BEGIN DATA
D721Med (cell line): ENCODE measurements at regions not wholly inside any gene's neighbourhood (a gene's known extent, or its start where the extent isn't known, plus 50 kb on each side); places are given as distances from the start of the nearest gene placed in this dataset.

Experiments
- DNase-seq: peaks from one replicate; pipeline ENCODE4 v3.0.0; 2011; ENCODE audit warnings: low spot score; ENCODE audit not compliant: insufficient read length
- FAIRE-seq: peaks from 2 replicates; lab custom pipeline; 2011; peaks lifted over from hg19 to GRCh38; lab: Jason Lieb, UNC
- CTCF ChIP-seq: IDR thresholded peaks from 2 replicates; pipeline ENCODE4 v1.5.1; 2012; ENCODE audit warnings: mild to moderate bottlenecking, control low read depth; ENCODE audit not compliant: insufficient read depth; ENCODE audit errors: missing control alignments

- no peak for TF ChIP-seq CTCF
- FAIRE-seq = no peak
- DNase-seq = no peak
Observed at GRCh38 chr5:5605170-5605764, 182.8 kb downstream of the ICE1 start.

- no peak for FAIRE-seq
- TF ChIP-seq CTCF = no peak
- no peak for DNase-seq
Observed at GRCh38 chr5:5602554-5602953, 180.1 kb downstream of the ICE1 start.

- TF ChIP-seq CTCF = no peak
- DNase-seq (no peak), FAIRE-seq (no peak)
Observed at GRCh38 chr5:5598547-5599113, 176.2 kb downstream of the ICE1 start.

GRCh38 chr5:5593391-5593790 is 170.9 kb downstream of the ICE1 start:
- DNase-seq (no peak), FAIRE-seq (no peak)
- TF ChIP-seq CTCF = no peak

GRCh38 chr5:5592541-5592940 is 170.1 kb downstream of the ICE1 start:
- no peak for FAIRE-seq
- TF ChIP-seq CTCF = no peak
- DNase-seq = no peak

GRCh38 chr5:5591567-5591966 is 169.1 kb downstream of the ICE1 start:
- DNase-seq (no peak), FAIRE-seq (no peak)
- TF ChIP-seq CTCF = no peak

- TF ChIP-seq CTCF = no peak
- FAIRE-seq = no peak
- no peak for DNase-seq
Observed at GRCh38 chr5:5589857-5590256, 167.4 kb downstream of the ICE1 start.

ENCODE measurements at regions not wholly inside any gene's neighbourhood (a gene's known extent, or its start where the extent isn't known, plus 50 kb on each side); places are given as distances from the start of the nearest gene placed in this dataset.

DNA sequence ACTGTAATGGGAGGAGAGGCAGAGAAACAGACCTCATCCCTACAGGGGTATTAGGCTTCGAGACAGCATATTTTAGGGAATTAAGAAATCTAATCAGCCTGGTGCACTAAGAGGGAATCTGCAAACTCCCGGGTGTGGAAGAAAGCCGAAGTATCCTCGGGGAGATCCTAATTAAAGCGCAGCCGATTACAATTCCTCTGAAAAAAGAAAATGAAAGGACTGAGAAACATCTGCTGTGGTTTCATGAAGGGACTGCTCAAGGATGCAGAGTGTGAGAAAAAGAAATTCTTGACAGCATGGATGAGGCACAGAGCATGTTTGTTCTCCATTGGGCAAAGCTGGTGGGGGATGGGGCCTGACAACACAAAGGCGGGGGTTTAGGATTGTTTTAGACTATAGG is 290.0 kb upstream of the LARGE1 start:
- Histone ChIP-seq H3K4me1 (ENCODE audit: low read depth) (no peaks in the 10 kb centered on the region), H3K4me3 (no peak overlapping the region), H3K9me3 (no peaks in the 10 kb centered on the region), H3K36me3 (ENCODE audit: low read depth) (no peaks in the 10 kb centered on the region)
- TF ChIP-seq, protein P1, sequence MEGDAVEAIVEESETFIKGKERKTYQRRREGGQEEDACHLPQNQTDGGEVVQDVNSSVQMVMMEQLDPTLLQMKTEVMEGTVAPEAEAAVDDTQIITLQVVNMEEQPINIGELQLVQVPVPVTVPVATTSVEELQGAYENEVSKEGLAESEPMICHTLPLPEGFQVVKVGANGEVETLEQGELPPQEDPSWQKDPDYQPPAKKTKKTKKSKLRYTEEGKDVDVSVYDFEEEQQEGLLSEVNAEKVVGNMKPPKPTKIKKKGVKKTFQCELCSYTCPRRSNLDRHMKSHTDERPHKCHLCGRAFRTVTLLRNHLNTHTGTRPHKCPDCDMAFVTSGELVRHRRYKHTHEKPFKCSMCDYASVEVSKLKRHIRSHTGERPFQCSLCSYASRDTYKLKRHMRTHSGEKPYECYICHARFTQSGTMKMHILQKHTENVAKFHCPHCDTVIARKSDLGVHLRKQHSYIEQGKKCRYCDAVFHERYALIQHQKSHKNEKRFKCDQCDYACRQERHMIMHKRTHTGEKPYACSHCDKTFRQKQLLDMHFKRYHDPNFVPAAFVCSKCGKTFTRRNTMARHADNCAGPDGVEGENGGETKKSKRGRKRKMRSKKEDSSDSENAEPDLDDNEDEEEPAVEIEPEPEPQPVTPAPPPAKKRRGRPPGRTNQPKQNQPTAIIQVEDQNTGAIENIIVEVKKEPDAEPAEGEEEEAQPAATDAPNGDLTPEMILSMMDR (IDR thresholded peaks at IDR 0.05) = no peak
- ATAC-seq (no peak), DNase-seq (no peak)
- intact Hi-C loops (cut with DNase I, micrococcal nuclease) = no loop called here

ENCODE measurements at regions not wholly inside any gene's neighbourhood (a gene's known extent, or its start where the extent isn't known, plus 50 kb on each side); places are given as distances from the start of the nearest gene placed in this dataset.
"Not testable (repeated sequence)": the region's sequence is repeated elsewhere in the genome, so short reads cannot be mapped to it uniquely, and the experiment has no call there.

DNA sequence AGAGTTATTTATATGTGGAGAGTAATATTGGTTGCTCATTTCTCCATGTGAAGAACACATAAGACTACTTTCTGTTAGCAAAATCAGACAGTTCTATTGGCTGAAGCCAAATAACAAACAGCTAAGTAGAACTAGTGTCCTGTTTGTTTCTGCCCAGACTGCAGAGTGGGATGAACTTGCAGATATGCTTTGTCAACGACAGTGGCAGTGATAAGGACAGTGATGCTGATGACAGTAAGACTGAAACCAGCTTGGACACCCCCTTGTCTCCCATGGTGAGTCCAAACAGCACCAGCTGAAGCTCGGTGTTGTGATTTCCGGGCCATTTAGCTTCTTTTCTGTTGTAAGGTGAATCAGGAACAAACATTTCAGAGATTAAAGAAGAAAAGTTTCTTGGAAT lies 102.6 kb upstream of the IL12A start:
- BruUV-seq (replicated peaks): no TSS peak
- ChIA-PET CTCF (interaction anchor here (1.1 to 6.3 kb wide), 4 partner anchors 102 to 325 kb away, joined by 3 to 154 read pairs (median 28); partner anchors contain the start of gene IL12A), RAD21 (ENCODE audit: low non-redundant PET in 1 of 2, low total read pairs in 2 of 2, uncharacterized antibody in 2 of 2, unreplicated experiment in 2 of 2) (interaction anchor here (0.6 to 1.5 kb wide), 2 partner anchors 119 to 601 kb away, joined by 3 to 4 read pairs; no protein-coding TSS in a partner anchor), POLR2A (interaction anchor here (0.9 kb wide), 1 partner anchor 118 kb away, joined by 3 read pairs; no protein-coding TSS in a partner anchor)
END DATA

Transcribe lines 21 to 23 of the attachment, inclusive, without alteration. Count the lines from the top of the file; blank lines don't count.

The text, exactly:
- no peak for FAIRE-seq
- TF ChIP-seq CTCF = no peak
- DNase-seq = no peak